Tsunamis

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This document was produced in cooperation with the Emergency Management Division of the Washington State Military Department.

A tsunami is a series of destructive waves affecting shorelines. Tsunamis are usually generated by earthquakes. Tsunamis may also be caused by underwater landslides or underwater volcanic eruptions.

Tsunami dangers

  • Tsunami waves can be created by events thousands of miles from our beaches.
  • Tsunami waves can be as tall as 30 feet when they come ashore; 100 feet in extreme cases. They can move inland from several hundred feet to several miles.
  • A tsunami can cause a series of waves that arrive over several hours. Later waves can be larger than the first wave.
  • Tsunamis move faster than a person can run.
  • Tsunamis have enormous power—enough to move rocks weighing several tons, boats and other debris. Homes and other buildings can be destroyed. People can be killed or injured by the force of the water.

Tsunami definitions

The National Oceanic and Atmospheric Administration (NOAA) can issue a tsunami watch or warning within 15 minutes after an earthquake.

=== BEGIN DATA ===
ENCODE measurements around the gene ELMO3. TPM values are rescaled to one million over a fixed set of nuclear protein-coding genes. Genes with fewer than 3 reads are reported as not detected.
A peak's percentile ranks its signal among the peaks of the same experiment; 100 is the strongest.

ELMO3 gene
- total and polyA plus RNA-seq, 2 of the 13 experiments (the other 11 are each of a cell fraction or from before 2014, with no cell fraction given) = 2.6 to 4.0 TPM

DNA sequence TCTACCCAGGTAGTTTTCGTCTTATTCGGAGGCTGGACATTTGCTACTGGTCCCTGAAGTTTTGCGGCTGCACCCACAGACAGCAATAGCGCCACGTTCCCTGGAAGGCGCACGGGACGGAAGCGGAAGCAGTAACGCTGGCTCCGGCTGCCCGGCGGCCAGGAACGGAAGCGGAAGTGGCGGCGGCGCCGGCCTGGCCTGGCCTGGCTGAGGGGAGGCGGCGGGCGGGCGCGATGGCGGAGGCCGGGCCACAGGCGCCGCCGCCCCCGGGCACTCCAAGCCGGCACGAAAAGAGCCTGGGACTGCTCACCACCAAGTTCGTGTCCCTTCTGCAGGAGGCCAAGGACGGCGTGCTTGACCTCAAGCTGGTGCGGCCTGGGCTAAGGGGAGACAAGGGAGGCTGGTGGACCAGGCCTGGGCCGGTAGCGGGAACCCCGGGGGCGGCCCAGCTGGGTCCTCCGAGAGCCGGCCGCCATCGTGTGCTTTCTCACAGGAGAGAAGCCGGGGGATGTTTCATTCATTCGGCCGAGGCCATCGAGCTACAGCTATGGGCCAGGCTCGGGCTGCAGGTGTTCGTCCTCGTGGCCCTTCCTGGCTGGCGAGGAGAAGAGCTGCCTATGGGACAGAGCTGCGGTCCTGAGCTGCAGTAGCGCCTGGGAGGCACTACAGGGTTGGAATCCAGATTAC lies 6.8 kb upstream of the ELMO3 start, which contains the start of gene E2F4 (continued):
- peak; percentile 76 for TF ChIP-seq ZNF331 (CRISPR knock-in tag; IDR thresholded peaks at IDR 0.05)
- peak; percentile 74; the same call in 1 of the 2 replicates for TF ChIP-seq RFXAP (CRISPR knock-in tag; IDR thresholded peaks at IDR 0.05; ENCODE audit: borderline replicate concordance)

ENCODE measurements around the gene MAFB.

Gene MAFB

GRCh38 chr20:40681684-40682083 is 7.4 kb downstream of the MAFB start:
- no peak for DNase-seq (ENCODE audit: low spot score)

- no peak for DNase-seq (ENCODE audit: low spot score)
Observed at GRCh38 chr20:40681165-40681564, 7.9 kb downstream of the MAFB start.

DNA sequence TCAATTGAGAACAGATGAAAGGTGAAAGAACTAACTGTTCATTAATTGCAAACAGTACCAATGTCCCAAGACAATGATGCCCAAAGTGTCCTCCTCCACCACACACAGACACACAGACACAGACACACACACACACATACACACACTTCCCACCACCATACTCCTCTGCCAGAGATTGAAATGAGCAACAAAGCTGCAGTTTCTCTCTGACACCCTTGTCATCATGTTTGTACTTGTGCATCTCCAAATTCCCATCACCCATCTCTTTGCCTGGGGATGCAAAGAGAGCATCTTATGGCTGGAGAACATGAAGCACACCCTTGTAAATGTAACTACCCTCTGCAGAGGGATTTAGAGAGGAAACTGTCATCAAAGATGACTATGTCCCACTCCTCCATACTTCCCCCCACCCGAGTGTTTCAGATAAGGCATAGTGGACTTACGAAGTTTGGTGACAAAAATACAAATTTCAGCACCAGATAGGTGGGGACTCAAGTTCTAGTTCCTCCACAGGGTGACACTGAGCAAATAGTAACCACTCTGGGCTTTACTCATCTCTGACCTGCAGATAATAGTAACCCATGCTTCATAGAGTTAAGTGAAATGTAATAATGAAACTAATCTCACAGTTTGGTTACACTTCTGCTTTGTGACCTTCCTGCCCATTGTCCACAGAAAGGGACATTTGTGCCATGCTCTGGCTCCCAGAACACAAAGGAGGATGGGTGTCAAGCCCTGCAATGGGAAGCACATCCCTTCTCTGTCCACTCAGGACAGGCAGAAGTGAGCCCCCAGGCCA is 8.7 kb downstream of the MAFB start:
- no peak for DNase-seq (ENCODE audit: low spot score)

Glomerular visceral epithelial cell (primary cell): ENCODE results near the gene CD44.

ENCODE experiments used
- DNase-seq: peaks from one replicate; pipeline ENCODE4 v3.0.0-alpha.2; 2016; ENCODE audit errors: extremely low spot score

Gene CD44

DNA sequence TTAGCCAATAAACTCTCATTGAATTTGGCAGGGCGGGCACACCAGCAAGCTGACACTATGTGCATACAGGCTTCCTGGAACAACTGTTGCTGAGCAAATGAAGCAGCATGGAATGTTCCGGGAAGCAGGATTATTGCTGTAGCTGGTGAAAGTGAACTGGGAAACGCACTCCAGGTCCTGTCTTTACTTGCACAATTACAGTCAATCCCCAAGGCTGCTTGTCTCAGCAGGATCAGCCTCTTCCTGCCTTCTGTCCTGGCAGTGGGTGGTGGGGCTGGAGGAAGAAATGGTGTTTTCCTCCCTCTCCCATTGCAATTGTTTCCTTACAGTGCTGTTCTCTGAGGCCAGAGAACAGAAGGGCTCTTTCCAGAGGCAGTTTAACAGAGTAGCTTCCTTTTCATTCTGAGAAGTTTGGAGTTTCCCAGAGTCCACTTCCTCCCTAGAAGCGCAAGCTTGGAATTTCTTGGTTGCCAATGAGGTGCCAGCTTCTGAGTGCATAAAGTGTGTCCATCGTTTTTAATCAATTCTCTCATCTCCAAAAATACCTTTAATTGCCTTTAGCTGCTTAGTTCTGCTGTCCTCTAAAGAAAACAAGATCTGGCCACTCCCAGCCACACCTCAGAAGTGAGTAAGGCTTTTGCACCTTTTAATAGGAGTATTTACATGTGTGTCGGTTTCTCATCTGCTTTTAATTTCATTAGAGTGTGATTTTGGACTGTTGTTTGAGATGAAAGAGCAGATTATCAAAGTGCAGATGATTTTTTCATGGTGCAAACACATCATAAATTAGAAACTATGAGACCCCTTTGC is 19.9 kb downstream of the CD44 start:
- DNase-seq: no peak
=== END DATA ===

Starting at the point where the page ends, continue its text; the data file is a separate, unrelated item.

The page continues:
Tsunami Advisory

  • An advisory reports a threat of a potential tsunami that may produce strong currents or waves dangerous to those in or near the water.
  • Listen to your radio, NOAA Weather Radio, or TV for updates on the watch.
  • Know well in advance what your safest evacuation route will be.
  • Local officials will determine appropriate actions such as closing beaches, evacuating people, repositioning ships, etc.

Tsunami Watch

  • A watch reports conditions that may cause a tsunami.
  • Listen to your radio, NOAA Weather Radio, or TV for updates on the watch.
  • Know well in advance what your safest evacuation route will be.

Tsunami Warning

  • A warning reports that a tsunami may have been generated.
  • Move to higher ground or inland.
  • If no higher ground is near, go to upper levels of reinforced buildings.
  • Continue to monitor your local radio or NOAA Weather Radio for further information and instructions.
  • Wait for the “All Clear” before you return to the beach or to your home.

What to do at the beach

Immediately head for high ground; do not wait for a warning if:

  • The ground shakes.
  • You hear a siren.
  • The ocean recedes dramatically from the shoreline.

Coastal evacuation signs

Tsunami evacuation route signs have been placed along coastal roadways to indicate the direction inland or to higher ground. In some places, there may be more than one route to safer areas. These routes may be marked with several signs showing additional options for evacuation. You should know the evacuation routes for your area.

Other languages (All files are PDF.)

DOH Pub 821-036
Revised - March 2008
Reviewed annually